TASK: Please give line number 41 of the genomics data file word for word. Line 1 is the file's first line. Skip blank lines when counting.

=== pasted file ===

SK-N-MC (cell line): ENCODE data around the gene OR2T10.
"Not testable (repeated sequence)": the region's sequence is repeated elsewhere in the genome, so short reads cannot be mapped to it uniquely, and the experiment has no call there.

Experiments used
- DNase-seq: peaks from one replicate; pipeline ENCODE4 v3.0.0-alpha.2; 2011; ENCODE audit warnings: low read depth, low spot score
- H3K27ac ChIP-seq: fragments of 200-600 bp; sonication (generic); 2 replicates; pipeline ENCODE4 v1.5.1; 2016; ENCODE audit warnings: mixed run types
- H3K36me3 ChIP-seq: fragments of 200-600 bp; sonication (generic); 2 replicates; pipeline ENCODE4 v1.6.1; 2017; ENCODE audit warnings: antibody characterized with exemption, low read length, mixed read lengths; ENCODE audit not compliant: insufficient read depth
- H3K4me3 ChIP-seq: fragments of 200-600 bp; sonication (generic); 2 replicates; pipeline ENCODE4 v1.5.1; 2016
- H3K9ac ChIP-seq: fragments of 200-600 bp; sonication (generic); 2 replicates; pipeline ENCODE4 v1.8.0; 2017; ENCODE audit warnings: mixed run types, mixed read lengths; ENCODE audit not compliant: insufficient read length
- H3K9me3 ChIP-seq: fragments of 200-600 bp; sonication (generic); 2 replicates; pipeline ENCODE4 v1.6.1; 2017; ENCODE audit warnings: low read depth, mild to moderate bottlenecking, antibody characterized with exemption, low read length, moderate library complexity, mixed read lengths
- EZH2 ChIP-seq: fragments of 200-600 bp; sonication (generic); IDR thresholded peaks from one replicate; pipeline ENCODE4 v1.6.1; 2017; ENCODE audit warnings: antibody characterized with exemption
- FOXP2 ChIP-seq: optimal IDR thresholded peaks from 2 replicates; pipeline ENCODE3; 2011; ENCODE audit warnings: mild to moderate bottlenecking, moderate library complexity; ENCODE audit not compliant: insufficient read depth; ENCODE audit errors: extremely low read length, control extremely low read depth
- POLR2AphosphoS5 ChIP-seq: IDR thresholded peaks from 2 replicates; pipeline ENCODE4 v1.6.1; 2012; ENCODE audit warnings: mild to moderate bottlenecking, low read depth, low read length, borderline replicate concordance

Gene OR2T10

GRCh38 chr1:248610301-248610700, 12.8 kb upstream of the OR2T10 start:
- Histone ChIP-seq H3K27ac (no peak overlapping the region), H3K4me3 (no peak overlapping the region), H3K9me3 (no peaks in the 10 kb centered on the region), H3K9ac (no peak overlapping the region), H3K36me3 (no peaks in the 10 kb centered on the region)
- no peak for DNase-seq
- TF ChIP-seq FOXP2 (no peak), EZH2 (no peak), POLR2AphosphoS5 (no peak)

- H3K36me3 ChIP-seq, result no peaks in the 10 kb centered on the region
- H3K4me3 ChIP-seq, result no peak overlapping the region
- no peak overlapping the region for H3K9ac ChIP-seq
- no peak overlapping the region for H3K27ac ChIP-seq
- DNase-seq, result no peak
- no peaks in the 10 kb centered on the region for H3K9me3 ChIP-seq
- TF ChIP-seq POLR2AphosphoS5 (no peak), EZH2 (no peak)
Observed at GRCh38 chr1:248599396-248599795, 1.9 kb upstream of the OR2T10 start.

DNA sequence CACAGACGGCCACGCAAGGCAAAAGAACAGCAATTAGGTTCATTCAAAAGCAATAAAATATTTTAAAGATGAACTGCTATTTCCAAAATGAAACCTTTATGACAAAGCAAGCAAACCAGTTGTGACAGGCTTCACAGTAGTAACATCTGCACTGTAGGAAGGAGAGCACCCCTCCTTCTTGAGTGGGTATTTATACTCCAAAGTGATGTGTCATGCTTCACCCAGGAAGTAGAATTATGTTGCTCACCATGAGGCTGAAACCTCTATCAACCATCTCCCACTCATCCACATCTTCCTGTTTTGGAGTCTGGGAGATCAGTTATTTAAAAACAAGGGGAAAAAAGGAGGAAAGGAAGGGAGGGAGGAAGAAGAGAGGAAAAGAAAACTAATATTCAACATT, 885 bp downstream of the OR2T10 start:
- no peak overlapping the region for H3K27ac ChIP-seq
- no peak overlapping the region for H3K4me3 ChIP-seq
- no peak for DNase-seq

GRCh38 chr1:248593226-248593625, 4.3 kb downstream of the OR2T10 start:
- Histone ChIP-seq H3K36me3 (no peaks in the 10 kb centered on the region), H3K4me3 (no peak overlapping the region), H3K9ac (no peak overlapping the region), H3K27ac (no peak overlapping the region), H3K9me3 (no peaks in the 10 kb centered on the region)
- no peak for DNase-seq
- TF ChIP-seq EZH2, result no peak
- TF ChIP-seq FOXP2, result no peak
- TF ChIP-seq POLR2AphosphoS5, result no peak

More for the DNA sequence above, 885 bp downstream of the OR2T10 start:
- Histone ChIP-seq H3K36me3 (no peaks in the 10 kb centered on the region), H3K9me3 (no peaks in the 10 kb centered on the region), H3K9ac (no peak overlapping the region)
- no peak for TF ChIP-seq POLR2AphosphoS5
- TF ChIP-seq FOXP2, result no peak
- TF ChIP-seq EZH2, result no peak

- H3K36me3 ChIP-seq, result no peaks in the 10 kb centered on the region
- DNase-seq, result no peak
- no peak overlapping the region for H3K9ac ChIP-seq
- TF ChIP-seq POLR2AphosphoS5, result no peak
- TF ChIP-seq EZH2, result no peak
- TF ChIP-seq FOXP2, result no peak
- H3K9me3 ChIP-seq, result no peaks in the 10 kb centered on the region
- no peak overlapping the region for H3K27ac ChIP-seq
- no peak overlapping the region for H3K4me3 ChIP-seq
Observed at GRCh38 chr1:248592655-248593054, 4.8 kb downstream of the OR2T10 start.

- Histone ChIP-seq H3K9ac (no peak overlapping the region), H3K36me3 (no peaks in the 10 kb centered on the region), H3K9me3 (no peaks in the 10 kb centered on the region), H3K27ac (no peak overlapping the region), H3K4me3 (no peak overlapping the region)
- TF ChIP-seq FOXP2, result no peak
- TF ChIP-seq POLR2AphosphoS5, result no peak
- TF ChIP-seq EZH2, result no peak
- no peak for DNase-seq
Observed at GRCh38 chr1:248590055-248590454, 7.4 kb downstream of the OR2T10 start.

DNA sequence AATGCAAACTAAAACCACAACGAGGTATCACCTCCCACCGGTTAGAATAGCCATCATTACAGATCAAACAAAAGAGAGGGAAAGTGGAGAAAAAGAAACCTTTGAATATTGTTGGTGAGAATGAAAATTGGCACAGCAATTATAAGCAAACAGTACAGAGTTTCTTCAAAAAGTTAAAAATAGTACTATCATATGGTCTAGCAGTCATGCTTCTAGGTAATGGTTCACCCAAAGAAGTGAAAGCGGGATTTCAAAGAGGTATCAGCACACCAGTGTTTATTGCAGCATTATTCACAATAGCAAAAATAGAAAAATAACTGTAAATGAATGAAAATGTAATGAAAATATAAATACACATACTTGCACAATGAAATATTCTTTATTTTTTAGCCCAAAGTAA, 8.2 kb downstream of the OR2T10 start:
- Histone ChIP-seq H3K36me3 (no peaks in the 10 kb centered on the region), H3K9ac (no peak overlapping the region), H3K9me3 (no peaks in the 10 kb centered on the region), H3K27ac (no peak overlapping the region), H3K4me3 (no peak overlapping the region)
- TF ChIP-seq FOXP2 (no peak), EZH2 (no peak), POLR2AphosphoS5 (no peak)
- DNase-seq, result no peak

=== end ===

- H3K36me3 ChIP-seq, result no peaks in the 10 kb centered on the region